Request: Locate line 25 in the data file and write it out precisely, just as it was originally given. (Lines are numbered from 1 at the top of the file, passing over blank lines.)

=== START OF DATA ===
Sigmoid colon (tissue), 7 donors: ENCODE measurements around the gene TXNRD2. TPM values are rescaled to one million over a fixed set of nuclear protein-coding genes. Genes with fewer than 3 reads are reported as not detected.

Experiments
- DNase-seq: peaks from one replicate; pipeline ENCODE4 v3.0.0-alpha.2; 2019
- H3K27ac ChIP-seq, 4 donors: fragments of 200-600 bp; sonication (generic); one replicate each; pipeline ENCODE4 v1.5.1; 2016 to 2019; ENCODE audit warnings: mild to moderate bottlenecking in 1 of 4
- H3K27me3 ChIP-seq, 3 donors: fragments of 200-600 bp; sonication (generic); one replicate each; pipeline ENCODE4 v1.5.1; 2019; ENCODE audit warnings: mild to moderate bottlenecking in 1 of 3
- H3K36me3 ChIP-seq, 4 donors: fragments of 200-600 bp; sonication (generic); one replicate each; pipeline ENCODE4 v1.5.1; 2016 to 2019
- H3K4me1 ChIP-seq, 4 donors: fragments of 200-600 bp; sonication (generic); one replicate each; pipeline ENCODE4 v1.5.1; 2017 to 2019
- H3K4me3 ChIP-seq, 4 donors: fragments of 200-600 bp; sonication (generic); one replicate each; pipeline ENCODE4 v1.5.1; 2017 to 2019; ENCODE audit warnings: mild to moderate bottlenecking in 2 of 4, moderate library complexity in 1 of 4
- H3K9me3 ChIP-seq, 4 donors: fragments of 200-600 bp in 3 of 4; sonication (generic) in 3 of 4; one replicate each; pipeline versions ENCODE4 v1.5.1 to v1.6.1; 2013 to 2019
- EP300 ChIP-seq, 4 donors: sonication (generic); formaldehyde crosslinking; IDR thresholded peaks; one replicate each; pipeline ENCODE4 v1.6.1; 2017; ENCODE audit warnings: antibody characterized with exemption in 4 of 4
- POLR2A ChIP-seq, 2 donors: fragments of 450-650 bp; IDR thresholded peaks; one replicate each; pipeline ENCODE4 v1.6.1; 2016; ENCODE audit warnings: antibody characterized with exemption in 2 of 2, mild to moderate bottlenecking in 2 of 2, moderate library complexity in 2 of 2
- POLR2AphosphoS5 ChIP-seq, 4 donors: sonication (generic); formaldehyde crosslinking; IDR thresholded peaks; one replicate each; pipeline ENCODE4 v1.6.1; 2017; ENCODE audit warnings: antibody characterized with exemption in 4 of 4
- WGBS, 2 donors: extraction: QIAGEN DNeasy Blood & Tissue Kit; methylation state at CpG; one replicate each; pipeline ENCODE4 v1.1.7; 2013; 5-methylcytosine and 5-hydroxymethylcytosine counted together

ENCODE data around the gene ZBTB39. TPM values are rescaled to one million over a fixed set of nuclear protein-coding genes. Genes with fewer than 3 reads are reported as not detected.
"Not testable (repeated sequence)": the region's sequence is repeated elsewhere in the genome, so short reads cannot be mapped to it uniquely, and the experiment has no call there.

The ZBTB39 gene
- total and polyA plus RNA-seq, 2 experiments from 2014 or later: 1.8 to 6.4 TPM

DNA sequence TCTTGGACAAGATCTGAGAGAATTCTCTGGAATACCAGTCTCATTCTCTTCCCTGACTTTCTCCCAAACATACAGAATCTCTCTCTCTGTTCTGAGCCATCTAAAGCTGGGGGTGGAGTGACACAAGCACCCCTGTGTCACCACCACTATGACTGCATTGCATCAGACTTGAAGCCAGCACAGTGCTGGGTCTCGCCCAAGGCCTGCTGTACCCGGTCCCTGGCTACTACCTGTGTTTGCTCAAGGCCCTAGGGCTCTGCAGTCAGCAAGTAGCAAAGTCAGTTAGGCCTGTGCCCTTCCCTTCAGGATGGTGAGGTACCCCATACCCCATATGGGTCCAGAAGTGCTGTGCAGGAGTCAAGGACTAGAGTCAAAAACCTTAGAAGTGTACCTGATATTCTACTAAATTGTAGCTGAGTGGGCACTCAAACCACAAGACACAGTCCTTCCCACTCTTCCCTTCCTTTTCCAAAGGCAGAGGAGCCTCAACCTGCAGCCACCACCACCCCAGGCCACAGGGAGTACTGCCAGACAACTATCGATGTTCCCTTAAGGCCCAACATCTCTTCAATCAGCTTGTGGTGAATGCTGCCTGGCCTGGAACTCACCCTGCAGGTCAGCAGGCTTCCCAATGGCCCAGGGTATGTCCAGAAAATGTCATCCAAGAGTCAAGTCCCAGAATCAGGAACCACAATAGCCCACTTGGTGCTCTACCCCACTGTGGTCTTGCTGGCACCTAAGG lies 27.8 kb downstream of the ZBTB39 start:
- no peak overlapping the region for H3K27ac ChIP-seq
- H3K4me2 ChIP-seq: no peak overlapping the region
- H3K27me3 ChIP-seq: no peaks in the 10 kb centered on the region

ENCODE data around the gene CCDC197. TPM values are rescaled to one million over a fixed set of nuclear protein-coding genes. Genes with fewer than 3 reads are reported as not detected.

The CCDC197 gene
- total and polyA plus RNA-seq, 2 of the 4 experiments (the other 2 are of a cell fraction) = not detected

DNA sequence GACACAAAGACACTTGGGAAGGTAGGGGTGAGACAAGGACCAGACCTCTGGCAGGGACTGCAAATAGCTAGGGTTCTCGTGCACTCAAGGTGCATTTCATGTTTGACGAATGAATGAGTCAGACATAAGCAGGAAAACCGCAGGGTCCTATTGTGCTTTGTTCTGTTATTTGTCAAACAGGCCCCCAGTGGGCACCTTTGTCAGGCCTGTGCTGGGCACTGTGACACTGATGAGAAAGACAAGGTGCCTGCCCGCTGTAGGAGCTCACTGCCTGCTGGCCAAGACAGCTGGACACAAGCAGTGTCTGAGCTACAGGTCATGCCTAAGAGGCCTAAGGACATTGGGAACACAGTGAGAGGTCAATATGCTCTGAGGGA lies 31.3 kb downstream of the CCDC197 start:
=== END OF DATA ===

DNA sequence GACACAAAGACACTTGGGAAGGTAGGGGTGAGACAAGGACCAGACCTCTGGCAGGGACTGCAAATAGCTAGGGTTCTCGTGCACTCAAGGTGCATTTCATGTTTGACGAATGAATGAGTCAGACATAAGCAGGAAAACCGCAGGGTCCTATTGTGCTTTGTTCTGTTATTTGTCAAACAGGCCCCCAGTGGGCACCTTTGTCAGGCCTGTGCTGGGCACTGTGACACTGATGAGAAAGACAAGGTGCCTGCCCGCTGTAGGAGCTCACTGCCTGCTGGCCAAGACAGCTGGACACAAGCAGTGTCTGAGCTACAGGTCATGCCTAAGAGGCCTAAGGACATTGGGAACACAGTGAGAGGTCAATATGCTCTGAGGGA lies 31.3 kb downstream of the CCDC197 start: